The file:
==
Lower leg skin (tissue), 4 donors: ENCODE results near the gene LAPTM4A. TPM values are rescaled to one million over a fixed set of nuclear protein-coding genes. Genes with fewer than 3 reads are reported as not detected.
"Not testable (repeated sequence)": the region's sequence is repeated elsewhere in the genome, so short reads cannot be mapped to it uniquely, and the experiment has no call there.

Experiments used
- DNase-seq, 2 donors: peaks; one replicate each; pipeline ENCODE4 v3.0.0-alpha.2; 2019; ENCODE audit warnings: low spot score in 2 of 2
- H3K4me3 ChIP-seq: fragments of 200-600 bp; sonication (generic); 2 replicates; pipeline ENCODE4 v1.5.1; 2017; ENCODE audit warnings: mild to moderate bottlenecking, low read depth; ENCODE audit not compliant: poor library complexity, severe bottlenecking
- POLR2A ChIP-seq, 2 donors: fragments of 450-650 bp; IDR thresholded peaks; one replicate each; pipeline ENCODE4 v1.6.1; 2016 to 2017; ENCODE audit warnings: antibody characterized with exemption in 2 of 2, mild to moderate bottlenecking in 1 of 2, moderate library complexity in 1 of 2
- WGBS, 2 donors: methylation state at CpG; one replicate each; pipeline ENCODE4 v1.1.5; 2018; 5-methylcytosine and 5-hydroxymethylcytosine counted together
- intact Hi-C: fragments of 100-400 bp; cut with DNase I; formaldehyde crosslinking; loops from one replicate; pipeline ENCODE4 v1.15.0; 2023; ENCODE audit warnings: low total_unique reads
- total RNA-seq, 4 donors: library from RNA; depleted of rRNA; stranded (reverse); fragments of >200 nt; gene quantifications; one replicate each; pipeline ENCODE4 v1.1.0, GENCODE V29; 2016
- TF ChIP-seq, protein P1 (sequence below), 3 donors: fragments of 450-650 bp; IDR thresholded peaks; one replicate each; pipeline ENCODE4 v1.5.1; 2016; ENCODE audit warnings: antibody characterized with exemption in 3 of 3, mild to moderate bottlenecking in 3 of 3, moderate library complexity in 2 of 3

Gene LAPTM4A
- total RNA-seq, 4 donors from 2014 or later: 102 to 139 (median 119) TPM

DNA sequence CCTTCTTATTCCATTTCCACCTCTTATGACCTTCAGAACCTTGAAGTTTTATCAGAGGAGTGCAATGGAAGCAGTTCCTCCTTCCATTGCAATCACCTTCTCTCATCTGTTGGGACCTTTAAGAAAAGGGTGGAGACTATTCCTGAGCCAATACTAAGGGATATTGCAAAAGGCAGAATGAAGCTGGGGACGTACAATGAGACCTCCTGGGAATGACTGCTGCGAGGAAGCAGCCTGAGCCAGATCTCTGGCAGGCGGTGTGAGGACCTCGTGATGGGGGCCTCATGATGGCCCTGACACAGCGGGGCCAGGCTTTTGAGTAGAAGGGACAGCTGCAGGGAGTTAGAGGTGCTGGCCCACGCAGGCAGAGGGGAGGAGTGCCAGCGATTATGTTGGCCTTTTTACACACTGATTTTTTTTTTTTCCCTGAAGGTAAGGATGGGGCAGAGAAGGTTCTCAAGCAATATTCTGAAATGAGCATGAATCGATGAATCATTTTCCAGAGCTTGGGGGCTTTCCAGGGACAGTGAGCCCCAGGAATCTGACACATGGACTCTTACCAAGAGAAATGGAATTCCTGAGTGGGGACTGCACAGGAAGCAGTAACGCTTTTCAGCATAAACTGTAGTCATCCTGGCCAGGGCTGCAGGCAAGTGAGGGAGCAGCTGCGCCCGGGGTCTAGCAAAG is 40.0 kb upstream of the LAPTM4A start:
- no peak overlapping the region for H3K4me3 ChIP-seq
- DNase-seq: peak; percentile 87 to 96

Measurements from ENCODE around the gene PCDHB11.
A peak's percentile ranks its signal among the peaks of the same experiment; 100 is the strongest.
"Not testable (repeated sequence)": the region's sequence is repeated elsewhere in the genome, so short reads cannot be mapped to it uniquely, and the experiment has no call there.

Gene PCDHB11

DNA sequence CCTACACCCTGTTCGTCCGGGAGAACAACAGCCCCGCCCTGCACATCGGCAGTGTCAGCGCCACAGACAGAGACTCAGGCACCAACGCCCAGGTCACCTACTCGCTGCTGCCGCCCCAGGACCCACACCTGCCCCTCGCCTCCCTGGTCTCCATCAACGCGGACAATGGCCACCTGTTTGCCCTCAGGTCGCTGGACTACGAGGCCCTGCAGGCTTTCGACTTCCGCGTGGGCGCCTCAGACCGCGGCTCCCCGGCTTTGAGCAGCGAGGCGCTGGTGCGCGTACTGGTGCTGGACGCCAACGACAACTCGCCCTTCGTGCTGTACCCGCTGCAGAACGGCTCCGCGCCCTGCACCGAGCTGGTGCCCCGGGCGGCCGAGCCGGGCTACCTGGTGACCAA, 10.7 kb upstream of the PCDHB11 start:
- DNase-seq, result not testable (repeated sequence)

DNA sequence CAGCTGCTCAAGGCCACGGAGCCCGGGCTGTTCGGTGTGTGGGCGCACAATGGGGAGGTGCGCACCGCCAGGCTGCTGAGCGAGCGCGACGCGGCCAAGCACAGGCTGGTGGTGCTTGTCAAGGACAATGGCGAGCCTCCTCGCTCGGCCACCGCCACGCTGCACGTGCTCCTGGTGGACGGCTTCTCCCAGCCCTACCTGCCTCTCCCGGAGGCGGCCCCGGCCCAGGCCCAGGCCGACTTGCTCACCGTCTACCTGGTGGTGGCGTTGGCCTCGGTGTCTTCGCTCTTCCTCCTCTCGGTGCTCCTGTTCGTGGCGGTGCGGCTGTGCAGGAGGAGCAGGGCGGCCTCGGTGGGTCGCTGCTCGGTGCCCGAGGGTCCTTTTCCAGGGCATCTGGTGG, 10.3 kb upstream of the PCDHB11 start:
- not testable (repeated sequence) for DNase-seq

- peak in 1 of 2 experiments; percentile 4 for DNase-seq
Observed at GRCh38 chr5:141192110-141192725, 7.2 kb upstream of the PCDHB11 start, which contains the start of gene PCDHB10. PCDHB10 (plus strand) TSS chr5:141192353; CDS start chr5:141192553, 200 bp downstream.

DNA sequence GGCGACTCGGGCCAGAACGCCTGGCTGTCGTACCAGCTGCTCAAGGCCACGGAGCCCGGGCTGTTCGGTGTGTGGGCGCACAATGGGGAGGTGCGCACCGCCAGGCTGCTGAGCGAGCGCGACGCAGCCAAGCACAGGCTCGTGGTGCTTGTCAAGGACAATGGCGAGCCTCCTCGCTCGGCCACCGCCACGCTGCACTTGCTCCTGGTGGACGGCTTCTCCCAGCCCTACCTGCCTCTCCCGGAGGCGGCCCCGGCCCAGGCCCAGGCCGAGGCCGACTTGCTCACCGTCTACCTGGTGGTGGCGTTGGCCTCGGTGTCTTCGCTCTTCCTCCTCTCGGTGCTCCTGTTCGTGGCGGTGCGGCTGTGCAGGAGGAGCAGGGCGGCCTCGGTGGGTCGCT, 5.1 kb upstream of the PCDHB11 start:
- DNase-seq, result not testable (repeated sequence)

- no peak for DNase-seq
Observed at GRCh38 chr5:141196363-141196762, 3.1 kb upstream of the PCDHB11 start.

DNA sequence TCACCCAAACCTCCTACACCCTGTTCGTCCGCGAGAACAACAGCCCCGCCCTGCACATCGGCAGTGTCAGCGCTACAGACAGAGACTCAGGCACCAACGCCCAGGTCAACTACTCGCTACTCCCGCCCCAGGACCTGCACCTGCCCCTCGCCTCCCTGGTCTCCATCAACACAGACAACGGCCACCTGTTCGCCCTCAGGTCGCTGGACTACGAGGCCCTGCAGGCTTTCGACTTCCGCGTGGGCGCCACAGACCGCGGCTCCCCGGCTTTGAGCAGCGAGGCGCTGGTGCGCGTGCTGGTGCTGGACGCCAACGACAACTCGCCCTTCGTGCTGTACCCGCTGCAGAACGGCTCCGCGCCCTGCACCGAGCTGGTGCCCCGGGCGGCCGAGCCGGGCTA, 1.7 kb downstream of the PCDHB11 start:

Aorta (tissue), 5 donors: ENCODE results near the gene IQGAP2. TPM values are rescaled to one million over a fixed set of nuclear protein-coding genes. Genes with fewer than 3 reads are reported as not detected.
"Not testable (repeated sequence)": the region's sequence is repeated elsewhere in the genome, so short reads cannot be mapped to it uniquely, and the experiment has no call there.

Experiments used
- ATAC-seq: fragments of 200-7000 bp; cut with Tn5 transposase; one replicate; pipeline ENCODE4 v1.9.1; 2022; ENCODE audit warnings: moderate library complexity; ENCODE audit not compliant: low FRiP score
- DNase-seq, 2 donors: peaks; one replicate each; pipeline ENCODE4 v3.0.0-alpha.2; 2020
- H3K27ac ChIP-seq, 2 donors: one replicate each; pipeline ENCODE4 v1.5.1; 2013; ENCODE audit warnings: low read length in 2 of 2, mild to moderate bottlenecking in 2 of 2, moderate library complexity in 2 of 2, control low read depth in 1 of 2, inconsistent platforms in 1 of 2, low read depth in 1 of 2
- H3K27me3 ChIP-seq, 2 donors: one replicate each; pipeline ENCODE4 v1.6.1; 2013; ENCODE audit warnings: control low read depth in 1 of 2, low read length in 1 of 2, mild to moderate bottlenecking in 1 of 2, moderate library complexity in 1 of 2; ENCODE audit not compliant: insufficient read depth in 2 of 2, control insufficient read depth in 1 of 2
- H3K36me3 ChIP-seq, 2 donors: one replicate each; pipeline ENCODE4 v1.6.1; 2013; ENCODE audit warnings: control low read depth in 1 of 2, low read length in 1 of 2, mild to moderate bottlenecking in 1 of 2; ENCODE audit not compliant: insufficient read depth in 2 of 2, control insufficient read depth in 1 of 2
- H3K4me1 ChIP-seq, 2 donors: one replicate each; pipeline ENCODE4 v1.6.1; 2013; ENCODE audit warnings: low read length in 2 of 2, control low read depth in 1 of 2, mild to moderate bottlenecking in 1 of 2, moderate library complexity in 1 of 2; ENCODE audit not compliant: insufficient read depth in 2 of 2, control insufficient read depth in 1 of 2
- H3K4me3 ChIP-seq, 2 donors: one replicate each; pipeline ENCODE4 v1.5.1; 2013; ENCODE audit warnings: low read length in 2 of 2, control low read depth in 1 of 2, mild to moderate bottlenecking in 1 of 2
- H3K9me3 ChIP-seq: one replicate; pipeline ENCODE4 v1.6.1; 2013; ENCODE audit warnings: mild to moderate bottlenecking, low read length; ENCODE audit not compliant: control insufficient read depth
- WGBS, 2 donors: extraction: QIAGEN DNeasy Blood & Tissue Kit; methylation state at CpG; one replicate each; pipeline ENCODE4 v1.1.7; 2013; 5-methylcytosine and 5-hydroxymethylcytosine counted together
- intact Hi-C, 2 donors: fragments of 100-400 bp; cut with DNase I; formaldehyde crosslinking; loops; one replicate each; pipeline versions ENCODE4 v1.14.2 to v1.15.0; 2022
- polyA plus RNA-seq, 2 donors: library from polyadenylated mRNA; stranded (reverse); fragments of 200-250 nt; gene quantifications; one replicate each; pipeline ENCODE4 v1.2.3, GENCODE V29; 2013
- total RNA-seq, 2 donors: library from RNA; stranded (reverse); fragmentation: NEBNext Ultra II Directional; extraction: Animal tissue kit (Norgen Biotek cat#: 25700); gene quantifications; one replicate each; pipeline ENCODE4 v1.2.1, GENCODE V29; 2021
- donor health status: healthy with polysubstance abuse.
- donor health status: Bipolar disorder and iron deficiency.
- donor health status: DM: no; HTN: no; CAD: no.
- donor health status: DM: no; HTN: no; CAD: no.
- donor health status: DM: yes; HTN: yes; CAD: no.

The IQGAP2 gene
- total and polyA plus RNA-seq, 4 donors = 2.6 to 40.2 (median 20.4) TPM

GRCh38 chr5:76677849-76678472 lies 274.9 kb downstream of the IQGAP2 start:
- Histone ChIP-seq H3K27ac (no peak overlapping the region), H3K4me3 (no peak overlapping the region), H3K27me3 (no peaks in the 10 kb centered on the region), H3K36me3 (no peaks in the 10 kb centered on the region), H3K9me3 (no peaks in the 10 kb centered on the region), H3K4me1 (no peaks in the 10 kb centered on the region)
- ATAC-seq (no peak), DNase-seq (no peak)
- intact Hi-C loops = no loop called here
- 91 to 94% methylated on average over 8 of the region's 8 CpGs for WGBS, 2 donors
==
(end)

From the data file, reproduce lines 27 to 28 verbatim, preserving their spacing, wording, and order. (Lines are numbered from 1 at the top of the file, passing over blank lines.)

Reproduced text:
- DNase-seq, result not testable (repeated sequence)

- no peak for DNase-seq